TREMONT, Ohio- Residents of a Cleveland neighborhood banded together Monday night to keep their streets safe. Dozens of people who live in Tremont attended a meeting to talk about preventing crime in their community.
The residents brought up several concerns, ranging from drivers running stop signs to recent armed robberies. They believe addressing the issues and coming together as a community will help keep criminals out of their neighborhood.
Second District Commander Thomas Stacho took questions from residents at a meeting at the OLA/St. Joseph Center, for people who live in Tremont.
"What's different about Tremont is the meetings like this. We come together and we do things. We get our porch lights on; we watch out for our neighbors; we walk around; we call the commander; we go to meetings; we keep ourselves informed," said Tremont resident, Lynn McLaughlin.
"If you have concerned citizens out here, you know, expressing their concerns, things of that nature, hopefully everybody will be on the same page and work in concert to try to keep crime down in this particular community," said resident, Randy Norfus.
Last Tuesday, Cleveland police arrested 21-year-old Brandon Tyrone Durrette and a 14-year-old boy, charging them with multiple robberies in Tremont and other west side communities.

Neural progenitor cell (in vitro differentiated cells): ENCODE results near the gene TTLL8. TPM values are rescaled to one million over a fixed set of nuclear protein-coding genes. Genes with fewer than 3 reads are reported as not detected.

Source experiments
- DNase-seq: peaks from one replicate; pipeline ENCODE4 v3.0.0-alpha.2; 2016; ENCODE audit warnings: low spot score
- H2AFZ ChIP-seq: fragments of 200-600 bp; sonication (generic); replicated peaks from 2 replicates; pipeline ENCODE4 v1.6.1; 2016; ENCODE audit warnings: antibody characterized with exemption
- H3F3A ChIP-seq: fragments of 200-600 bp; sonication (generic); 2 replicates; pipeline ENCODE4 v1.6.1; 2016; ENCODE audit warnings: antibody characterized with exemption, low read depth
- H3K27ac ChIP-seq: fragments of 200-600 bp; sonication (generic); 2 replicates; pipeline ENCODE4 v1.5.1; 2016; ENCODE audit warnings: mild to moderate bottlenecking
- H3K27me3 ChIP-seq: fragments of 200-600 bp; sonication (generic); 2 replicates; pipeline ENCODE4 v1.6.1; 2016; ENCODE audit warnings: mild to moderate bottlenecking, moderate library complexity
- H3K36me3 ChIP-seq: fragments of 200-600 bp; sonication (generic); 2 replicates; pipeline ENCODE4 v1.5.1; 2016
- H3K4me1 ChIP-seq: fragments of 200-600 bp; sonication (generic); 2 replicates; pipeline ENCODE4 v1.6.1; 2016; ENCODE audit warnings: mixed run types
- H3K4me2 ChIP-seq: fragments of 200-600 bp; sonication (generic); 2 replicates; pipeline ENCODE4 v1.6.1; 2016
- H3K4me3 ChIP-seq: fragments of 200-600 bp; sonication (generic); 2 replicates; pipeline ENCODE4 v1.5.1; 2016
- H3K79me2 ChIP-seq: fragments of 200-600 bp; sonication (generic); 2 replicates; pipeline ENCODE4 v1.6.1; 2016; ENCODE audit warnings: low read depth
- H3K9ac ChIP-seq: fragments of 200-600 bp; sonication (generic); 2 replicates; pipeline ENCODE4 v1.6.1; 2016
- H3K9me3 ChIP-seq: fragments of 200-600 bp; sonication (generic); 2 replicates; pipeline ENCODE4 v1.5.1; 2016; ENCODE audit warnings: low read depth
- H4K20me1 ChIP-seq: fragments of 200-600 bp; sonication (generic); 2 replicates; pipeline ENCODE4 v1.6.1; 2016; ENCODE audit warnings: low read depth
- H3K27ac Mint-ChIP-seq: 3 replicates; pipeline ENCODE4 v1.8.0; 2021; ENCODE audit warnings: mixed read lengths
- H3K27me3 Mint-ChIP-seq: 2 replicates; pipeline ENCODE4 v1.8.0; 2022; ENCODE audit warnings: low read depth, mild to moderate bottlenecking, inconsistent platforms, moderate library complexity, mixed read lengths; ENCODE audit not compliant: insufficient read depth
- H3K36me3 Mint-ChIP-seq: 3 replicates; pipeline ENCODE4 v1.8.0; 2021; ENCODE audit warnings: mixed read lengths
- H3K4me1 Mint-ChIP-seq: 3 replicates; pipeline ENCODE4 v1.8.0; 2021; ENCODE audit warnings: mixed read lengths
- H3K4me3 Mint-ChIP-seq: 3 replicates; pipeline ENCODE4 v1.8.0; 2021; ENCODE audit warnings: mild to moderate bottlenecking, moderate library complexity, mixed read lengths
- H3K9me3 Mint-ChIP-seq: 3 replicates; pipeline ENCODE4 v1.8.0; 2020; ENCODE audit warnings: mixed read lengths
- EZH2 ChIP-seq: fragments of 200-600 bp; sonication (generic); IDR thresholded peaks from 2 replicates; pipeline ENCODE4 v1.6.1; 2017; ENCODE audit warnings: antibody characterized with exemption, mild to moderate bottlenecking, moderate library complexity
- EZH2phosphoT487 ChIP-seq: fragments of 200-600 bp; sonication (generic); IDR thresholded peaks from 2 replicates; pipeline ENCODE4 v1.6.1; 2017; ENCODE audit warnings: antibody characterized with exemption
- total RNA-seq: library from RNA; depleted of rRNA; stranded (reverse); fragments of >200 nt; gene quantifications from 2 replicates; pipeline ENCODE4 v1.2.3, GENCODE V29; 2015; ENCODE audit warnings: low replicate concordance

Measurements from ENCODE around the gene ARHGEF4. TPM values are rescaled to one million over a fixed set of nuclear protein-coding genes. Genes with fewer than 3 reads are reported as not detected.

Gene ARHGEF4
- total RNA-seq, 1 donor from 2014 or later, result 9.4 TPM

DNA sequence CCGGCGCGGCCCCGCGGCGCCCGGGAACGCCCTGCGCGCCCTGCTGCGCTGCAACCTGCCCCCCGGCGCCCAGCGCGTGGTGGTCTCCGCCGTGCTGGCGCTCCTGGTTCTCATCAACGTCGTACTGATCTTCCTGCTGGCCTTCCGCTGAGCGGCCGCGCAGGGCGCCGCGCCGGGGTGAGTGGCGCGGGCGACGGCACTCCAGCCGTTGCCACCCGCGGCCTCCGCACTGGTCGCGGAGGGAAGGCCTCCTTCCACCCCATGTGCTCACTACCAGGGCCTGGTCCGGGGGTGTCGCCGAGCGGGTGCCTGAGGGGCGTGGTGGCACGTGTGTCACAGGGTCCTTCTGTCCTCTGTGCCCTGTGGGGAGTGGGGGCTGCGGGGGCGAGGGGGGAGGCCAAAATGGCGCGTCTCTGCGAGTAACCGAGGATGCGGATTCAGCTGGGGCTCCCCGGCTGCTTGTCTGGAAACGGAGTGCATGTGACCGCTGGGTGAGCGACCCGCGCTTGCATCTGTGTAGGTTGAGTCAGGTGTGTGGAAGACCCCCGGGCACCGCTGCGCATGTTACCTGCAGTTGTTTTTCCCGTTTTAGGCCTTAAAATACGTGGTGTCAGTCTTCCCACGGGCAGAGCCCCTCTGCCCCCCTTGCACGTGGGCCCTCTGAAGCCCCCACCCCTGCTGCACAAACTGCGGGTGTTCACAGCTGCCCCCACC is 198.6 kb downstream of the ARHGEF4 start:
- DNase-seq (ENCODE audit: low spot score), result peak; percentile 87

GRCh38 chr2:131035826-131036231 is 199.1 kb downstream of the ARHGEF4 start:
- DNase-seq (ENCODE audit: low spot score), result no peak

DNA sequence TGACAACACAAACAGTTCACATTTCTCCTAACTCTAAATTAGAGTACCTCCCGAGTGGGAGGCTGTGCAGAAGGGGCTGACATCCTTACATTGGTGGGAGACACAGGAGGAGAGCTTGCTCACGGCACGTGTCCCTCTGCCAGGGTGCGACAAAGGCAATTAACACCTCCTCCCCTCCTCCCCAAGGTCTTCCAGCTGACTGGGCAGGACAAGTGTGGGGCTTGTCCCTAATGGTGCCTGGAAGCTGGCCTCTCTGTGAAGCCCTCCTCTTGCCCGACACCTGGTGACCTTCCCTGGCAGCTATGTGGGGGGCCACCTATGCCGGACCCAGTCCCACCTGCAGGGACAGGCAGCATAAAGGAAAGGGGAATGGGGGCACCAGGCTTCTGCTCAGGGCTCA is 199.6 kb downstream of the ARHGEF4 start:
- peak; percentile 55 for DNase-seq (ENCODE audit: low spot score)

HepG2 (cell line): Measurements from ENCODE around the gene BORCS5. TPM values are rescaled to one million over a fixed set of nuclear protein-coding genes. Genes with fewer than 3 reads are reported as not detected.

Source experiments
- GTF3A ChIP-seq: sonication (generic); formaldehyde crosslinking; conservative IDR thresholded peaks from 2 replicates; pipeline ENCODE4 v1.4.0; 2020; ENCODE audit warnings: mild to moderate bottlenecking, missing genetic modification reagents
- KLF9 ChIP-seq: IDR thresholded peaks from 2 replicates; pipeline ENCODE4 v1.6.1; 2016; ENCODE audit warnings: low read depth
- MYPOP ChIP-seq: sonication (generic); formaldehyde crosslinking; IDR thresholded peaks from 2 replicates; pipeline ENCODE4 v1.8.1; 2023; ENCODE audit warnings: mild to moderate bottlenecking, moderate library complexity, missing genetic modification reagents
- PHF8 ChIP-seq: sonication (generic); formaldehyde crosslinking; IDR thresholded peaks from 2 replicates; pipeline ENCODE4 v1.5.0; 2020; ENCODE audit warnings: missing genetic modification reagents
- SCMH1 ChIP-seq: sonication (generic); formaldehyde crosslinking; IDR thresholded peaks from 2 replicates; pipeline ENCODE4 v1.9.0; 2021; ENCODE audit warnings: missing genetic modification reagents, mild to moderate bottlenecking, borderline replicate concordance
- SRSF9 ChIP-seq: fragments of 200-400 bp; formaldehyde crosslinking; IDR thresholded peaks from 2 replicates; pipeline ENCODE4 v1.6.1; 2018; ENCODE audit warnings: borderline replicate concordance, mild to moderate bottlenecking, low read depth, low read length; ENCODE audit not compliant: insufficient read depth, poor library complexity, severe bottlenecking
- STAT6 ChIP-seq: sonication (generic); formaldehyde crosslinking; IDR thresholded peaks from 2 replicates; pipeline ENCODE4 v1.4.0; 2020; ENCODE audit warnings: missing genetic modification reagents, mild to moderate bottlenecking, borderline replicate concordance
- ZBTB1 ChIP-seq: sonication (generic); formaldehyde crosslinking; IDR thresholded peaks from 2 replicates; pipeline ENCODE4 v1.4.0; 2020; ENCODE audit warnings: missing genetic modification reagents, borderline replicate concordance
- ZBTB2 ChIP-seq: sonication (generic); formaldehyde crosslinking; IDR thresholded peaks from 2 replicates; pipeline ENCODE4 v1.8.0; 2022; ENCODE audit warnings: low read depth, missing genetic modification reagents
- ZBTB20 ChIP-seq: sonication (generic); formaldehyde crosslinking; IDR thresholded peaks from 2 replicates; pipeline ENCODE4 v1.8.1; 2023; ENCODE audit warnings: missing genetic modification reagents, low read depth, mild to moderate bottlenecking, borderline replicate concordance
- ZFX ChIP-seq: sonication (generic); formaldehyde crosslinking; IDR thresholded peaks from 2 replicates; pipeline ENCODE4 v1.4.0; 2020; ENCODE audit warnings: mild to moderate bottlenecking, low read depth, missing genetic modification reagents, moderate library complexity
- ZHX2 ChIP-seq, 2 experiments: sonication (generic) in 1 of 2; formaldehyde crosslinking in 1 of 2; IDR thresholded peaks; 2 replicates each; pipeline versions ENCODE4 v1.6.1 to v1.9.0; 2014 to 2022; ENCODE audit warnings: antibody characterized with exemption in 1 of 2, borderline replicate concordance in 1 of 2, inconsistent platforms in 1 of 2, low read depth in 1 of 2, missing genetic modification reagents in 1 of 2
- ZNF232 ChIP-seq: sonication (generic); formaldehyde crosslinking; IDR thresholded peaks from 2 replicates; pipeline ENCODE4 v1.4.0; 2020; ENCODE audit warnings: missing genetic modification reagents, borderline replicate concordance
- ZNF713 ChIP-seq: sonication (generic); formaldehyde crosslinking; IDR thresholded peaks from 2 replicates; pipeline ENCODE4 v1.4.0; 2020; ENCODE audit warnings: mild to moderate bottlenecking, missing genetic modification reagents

"We got a lucky break recovering the cell phone from one of the suspects in the crime. Thankfully this child, an 11-year-old child, came forward and it really gave us a piece of information that was helpful and really helped us break this case," said Second District Commander Thomas Stacho.
"Three of the crimes happened almost practically right outside our house. We're gonna get cameras. We have police patrolling the neighborhood now, so what else could we ask for," said resident, John Moss.
“It was hard work by the detectives that helped us not only solve the crimes in Tremont, but also solve probably two dozen or more aggravated robberies that occurred in Tremont, in the second district, in the first district and in Lakewood," said Stacho.
Tremont residents said looking out for each other is the best way to keep their neighborhood crime-free.
"We know crime is gonna happen. You can't live anywhere, in the suburbs, or anyplace where there isn't crime; it's what you do about it," said McLaughlin.